Photo Of The Day

American Museum of Natural History

American Museum of Natural History

Museum Staff Cleaning Elephant skin

How do you stuff an elephant?  The obvious answer is ‘with great difficulty’.

Just look at their size, and you wonder… how, do these dead animals get to look so alive?

Few people realise that, when you look at a ‘stuffed’ animal, you’re looking at a tanned skin that’s been skillfully fitted over a postured mannequin or a replica of the animal’s body, and not at a preserved carcass.

That might be blindingly obvious  but, believe it or not, most people do honestly think that a taxiderm mount is a pickled or freeze-dried  carcass, or a carcass that has had its innards ripped out and replaced with straw or cotton wool or something.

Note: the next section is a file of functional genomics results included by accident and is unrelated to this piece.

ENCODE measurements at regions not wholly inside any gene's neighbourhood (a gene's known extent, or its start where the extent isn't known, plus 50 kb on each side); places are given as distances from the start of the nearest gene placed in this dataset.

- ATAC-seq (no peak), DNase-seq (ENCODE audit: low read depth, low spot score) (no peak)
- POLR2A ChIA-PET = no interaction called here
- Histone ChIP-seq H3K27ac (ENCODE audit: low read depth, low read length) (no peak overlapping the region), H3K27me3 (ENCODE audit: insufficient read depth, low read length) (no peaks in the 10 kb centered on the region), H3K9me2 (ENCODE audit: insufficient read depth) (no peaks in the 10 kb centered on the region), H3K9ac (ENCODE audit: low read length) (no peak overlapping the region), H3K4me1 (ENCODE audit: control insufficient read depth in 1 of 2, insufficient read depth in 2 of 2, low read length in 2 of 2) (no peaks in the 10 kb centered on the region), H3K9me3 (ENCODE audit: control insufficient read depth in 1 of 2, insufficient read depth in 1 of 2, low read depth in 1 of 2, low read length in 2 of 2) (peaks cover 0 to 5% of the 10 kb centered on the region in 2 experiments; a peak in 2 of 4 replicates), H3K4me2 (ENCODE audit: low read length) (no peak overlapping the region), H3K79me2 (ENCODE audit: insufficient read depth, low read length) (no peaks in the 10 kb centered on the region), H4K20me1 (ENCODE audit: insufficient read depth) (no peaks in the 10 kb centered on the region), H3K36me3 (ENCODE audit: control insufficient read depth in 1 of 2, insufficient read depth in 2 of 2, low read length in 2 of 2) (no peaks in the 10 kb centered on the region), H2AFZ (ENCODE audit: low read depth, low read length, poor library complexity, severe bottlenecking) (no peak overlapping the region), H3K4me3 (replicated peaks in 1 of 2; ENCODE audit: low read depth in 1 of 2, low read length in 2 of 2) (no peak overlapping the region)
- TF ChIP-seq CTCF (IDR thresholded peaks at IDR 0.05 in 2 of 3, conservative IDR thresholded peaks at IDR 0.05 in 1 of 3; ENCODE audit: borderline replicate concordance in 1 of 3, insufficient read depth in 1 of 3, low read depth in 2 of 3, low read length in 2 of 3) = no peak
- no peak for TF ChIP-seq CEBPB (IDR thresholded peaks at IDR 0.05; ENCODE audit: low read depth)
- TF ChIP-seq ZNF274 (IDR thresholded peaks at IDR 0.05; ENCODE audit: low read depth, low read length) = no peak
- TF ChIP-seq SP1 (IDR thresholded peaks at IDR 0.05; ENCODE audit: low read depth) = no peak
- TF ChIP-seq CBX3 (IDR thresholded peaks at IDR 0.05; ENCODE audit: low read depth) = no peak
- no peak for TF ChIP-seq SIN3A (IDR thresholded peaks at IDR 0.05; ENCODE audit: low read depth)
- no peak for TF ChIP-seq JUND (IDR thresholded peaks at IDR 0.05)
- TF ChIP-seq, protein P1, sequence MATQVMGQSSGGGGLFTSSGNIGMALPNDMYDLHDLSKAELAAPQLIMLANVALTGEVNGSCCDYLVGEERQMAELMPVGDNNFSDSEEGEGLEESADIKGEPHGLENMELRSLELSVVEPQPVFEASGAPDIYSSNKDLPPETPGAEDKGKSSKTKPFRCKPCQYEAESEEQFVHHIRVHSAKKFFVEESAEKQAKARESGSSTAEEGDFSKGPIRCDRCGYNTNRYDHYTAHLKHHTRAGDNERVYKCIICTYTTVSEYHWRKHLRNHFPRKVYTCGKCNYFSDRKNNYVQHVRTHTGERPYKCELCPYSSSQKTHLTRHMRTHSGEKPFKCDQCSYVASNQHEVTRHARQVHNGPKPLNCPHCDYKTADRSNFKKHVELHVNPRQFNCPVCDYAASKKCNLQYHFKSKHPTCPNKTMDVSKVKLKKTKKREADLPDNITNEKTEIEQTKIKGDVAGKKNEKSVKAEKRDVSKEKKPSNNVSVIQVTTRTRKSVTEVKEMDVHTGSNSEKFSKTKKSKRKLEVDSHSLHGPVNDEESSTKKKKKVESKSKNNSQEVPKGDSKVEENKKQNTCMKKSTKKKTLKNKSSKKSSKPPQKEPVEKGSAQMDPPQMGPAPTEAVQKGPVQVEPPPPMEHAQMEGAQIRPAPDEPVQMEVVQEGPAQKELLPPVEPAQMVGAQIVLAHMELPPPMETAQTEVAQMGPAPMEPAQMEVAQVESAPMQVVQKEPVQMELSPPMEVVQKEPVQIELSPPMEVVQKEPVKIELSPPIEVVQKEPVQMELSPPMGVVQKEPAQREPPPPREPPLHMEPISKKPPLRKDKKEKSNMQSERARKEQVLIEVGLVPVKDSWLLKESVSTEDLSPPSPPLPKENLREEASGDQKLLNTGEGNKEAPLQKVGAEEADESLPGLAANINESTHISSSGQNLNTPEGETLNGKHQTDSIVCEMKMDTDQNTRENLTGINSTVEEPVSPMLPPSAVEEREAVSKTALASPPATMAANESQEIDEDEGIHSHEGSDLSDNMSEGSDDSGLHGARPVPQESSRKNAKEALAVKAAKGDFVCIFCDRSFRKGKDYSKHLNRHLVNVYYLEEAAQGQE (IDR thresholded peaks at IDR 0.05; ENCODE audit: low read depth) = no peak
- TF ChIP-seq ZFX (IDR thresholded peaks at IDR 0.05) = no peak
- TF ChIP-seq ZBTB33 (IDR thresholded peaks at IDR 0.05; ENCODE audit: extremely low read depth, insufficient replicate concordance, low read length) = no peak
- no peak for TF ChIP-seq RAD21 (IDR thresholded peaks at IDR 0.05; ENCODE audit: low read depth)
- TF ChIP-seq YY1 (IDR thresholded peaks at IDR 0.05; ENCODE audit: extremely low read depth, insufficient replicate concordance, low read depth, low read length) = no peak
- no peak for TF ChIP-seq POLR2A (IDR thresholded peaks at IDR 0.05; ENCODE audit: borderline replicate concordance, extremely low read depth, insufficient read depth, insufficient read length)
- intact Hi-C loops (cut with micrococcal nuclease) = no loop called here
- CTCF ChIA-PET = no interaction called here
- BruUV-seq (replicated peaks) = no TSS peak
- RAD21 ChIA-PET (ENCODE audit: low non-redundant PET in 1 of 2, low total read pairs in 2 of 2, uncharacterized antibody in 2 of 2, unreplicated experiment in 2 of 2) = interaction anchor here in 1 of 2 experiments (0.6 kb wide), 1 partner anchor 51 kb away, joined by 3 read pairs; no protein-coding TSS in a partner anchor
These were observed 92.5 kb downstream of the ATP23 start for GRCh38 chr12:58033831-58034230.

For small animals, the mannequin might be made from plaster, wood, plastic, wood wool, or any number of other materials, but for a giant thing like an elephant, a pseudo-skeleton has to be constructed from wood, metal and plaster (or their more modern equivalents), and this in turn is used to support mesh, cloth and eventually clay.

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